Controversial fence surrounding Echo Park Lake starts coming down after 2 years

Anabel Munoz Image
Tuesday, March 28, 2023
Echo Park Lake's fence starts coming down after 2 year
Crews began tearing down the fence surrounding Echo Park Lake Monday morning-- a campaign promise by Councilmember Hugo Soto-Martinez.

ECHO PARK, LOS ANGELES (KABC) -- Crews began tearing down the fence surrounding Echo Park Lake Monday morning -- a campaign promise by Los Angeles City Council member Hugo Soto-Martinez.

Depending on who you ask, the chain link fence represents different things. For some, it's meant a sense of safety and for others, it represents violence or discrimination against unhoused people.

While some celebrated, others raised concerns about the fence coming down.

"The new way, which was the fence up, kept all the criminal activity out, kept the noise down," said Emily Lee, an Echo Park resident with a group that's advocated for the fence to stay.

RELATED: Fence surrounding Echo Park Lake to be removed, LA council member says

L.A. City Councilman Hugo Soto-Martinez announced that a chain-link fence surrounding Echo Park Lake will be removed.

As the public health crisis of homelessness grew, so did the encampments at the lake. The fence went up under former Council member Mitch O'Farrell in March 2021.

"For two years, the neighbors and those of us who live right across the street have experienced how peaceful and calm, clean and secure the park has been," said resident Dolores De Angeles.

Still, others think the tearing down of the fence is great.

Maria Ramirez lives nearby and likes to walk around the park and says unhoused residents face discrimination, but are human beings and deserve respect and support when it's lacking.

Another resident said he's conflicted. He sees this as a systemic nationwide issue and one that's become very polarized in this community. For him, it's not a hard yes or no.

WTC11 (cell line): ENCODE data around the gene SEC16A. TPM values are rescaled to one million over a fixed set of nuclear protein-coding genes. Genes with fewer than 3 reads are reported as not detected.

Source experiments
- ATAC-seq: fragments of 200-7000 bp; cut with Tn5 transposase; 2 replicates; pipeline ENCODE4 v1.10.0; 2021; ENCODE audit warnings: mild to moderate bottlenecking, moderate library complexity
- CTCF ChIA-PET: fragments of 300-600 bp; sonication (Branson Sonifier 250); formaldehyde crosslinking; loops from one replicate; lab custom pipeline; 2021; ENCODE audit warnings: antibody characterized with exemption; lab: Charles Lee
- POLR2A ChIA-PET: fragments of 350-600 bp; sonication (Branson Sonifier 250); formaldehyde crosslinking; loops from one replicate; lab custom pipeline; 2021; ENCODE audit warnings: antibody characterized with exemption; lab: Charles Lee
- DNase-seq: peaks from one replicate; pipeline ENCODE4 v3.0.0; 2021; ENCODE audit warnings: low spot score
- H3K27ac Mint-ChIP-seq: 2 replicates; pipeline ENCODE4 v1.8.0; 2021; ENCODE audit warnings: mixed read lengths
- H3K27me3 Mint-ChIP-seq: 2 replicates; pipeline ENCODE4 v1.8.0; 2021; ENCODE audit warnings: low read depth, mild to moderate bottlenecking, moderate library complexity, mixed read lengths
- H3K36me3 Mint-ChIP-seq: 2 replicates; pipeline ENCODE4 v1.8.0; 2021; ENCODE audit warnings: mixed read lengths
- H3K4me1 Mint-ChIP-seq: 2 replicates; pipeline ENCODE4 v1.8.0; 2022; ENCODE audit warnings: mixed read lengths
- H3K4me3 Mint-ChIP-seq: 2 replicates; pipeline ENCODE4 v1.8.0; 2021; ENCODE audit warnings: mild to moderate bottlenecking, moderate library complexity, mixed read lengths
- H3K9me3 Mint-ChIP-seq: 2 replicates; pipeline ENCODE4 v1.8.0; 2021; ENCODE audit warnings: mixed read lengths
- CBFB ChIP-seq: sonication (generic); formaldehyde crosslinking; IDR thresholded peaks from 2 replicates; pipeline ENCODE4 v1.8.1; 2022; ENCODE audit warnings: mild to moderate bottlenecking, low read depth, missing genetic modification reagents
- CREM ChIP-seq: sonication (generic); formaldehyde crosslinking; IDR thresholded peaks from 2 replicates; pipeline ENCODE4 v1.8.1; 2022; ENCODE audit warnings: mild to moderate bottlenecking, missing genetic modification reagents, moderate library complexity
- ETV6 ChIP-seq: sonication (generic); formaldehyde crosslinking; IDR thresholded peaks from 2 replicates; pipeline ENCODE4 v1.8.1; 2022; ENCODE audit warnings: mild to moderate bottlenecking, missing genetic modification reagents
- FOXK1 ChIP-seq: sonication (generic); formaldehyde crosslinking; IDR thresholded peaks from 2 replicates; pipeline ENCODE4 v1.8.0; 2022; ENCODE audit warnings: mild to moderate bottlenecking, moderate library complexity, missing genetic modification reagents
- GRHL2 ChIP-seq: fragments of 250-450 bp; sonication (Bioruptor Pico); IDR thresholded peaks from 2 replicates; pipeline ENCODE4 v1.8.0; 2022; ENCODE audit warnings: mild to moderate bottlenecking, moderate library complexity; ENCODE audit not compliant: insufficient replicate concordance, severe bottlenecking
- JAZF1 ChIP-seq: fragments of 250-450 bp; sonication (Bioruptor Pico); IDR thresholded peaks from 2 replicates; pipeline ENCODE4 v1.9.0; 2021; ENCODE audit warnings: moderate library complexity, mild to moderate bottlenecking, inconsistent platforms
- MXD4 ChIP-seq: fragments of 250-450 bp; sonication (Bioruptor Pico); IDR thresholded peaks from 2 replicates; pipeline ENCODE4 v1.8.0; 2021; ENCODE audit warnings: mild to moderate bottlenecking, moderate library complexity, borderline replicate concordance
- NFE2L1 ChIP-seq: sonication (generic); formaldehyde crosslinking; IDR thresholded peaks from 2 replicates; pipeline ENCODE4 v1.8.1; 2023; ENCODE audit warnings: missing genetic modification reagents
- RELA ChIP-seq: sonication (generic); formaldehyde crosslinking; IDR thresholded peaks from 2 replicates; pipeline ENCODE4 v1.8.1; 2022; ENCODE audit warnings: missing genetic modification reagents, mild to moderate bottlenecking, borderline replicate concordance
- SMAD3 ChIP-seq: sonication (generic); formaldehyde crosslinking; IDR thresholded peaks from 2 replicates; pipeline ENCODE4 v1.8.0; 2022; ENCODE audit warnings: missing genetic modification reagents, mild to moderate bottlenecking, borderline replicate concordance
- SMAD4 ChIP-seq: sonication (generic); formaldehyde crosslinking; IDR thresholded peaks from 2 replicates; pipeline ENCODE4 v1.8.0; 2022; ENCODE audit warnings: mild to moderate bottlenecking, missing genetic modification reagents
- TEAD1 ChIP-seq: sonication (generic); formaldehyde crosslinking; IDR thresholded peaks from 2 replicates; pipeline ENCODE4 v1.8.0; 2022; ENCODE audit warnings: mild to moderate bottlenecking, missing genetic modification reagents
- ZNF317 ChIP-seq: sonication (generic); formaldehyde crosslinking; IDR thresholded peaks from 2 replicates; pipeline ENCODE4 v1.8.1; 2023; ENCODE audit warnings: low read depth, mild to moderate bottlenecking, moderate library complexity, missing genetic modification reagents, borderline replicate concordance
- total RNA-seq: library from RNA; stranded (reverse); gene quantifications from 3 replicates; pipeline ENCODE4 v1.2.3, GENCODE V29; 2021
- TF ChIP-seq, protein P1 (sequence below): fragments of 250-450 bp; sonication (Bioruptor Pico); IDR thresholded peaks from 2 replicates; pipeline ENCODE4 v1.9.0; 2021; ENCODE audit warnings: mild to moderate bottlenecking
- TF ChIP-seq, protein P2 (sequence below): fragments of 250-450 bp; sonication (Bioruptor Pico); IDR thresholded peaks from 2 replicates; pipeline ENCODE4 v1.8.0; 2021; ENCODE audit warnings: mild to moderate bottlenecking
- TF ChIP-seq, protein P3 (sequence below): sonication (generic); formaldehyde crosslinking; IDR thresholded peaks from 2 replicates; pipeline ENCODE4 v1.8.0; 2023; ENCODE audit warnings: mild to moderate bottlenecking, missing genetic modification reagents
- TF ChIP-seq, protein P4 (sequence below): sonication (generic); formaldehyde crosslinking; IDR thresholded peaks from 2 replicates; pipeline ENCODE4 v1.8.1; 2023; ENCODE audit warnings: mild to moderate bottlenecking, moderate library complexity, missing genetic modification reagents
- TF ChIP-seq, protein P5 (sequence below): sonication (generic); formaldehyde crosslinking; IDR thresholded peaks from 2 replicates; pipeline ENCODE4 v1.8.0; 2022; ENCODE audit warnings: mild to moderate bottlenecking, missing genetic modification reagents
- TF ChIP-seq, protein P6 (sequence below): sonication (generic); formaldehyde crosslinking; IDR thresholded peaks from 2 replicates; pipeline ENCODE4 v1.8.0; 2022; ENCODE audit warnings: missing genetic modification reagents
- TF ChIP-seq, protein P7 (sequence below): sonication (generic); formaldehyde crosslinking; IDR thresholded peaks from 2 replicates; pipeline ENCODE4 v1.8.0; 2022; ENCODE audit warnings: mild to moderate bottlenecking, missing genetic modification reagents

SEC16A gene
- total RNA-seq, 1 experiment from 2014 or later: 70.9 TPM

RELATED: Protesters, police face off at Echo Park Lake before clearing of homeless encampment

Hundreds of protesters gathered at Echo Park Lake Wednesday night in anticipation of the city clearing out the homeless encampment and closing the park.

The office of Council member Soto-Martinez said providers and outreach workers will be at the park seven days a week and a team of unarmed responders will be available during evening hours if issues arise.

The council member said the office also plans to expand programing activities at the lake and promote cultural and economic opportunity by allowing street vendors back.

"The homeless crisis all over America is horrible," said Valerie Zeller who has experienced being homeless.

"I lived in the park," she said. "It was my first time being homeless."

Zeller said the council office secured a tiny home for her. She plans to start a business selling clothes her pastor gave her.

"The park being open, it's a beautiful day. It's wonderful to see it not being fenced in," Zeller said.

A report by the UCLA Luskin Institute on Inequality and Democracy called the removal unhoused residents "a spectacular show of militarized power" and according to its analysis, found only 17 out of more than 180 people who were removed were placed in what they classify as housing.